Well the king will return to Roland Garros to reclaim his thrown & begin his 2nd reign of domination. Barry hits the nail on the head, if Nadal is fully fit he is simply unplayable on clay & it is doubtful even the brilliance of Federer can tame him. Personally even if Federer were to win in Madrid & beat Nadal it would have more of a positive effect for Roger than a negative for Rafa. The altitude in Madrid makes the ball travel quicker & Nadal has already acknowledged that this makes things more tricky & could be percieved as a leveller. Nadal will by nature look for the perfect preparation for the French Open & go for the win. The most interesting story hear however is far more romantic as nearly a year ago Nadal's world crumbled & many feared he was finished. The press, bloggers & fans said he'd never come back & be the unbeatable force he was. Yet the Mallorcan has returned & although it's early days the signs are ominous. He may not have the natural ability of Federer & many feel that his strength is his fitness & competive spirit but this masks his true gift. Nadal keeps demonstrating & amazing ability to adapt his tennis through adversity, he conquered Wimbledon after losing to roger in two finals, he conquered the hardcourts after never going past the semi final stage to win the Australian Open & now he returns after the knee problems and has adapted again. He has changed his approach to the busy tour schedule and although he's still covering ground to win points he has also worked on his volleying so he can shorten points & limit the physical demands on his body. It is a pleasure to see Rafa back near top form & breaking records again, we will now hopefully see the best of Federer as their tennis rivallry is the greatest in world sport & never fails to deliver.

Posted 20:51 13th May 2010

Adam Whiteley says...

Kane Miller, i think your forgetting already that nadals injury started in the french and got progressivly worse as the weeks went by thus pulling out of wimbledon, so it wasnt really a shock he went out to soderling who is more than capable of exploiting weaknes in his opponants, nadal is back fresh and i belive he will regain the french, easy.

Posted 17:10 13th May 2010

Kane Miller says...

I wouldn't say Nadal is unbeatable, although it can certainly feel that way at times. However we have to remember that Roger beat him last year in Madrid and then went on to win Roland Garros, sure his form hasn't been great since australia but he is still capable of pulling out some pretty incredibly tennis. I think on the case of Nadal, it's all about whether his body can take the strain. We all saw the effects of over doing it last year with his knees, for me it looks as if he has realised he IS human and so isn't pushing himself so hard, I reckon Nadal at his best is probably the best clay court player there has ever been, but you DO have to take in the psychological aspect of all of this. Nadal knows his body can't handle too much pressure or he'll end up injuring himself (regardless of what you say, that will be a thought in the back of his mind). Now we all know how driven Rafa is and I don't really think it will put him off too much at Madrid and the french, but when Federer peaks, he's going to be going for the kill and would probably prefer it being Rafa. If Federer can put the doubts in Nadal's mind and remind him (and the rest of us!) that he isn't unbeatable then I think Federer has a good chance of defending the french and carrying that on into Wimbledon. Alas this does all depend on whether Nadal can contain himself all together, he still is a freak of nature when it comes to fitness so he can probably still push his body to the limit, but whether he will allow himself to or not when it comes up to Roland Garros (Especially after the shock exit last year) will be a different matter entirely. I see it as Federer (Hopefully) beating Nadal in Madrid to set up for a very close and extremely exciting French, which if Federer defends Madrid, could go either way.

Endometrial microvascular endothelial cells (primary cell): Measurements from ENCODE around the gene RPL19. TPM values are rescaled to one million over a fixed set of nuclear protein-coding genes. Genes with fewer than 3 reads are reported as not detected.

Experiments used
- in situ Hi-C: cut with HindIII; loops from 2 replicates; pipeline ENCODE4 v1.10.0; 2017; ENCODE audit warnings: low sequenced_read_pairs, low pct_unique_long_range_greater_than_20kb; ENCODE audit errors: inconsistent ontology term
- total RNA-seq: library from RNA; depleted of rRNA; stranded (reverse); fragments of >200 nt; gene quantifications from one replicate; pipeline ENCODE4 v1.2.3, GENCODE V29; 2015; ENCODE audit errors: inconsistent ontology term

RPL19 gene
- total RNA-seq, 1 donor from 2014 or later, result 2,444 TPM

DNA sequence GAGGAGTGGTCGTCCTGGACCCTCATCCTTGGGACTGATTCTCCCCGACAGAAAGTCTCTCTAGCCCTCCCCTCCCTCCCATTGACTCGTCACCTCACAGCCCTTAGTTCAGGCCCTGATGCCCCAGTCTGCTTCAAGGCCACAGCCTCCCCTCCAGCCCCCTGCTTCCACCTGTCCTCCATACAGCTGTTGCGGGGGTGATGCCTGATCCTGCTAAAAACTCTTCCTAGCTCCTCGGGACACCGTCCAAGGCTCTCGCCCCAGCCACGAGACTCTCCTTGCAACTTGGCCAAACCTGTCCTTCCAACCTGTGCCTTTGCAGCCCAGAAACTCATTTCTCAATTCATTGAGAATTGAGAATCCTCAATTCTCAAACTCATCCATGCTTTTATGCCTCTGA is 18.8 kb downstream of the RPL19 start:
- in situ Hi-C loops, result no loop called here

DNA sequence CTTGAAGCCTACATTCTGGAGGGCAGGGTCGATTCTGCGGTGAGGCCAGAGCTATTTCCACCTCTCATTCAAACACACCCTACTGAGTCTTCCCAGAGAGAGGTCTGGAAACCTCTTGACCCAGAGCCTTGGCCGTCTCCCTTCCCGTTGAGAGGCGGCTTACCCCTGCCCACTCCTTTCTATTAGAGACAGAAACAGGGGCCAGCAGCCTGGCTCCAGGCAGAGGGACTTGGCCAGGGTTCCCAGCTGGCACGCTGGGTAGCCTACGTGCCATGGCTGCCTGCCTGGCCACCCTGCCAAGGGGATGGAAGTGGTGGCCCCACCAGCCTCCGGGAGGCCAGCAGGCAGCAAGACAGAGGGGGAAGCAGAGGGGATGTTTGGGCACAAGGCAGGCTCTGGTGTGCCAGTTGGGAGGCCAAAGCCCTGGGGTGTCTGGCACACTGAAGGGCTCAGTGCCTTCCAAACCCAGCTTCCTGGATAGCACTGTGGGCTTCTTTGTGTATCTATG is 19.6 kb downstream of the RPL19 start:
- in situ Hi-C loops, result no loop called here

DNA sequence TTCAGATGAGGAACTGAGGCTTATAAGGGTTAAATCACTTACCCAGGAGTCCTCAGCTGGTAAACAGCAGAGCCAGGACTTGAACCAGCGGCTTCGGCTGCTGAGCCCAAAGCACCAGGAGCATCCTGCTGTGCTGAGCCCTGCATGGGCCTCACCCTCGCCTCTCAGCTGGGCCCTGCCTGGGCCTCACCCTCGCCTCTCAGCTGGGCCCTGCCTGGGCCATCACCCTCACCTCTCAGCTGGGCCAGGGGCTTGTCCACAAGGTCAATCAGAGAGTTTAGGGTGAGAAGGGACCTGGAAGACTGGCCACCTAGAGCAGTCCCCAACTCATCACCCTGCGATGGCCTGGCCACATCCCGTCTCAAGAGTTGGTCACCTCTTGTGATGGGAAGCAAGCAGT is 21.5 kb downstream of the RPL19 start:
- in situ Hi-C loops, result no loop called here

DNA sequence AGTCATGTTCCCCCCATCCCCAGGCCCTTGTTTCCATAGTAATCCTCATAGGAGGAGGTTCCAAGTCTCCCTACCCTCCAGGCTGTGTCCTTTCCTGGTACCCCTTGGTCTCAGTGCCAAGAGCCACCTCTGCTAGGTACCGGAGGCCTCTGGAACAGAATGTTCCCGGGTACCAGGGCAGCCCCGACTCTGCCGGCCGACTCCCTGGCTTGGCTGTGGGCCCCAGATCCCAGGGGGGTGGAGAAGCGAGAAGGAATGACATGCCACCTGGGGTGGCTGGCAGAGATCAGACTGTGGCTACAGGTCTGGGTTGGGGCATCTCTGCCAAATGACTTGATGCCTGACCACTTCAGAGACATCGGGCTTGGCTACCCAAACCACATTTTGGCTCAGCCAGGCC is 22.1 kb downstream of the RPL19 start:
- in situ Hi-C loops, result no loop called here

Posted 18:51 12th May 2010

Adam Whiteley says...

every time i see nadal play on clay, it really winds me up. i say to my girlfriend, who ever he faces is wasting their time. one round he makes you think you have a chance, and then the next round he makes you look like you've never played the game before. he is awesome on that surface, and his victories, not only on all the surfaces, but on all the surfaces over fed too, only suggest to me, than when fit, the guy is simply in a class of his own, he is built like a super middleweight, his presence alone must scare other player to death, what do you think barry? do you think at his best when is fit he has them beat before they even step out on court, purely because of his presence?

Posted 08:05 10th May 2010